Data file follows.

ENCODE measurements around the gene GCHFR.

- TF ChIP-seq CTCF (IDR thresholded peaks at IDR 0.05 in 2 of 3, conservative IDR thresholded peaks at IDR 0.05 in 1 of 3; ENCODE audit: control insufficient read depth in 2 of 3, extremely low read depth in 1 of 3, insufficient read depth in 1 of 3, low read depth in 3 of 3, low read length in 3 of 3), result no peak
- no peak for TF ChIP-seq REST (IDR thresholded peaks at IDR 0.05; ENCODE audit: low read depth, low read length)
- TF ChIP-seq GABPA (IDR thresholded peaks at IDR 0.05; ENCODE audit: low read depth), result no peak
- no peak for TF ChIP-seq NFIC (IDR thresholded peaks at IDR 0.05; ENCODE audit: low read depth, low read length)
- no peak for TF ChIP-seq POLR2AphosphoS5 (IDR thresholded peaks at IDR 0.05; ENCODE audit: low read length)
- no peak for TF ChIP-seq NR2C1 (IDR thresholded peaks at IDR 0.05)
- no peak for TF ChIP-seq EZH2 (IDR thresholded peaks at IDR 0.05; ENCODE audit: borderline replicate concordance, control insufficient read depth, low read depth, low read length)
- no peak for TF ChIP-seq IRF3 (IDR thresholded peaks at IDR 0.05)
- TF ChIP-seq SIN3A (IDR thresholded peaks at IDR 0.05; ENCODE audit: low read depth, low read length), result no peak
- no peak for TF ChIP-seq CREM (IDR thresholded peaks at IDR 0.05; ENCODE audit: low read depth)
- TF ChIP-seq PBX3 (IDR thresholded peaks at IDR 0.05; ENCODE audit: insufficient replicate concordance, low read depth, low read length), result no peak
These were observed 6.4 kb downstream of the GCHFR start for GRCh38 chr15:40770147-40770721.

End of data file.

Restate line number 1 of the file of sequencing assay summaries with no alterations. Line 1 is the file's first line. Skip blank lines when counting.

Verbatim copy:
ENCODE measurements around the gene GCHFR.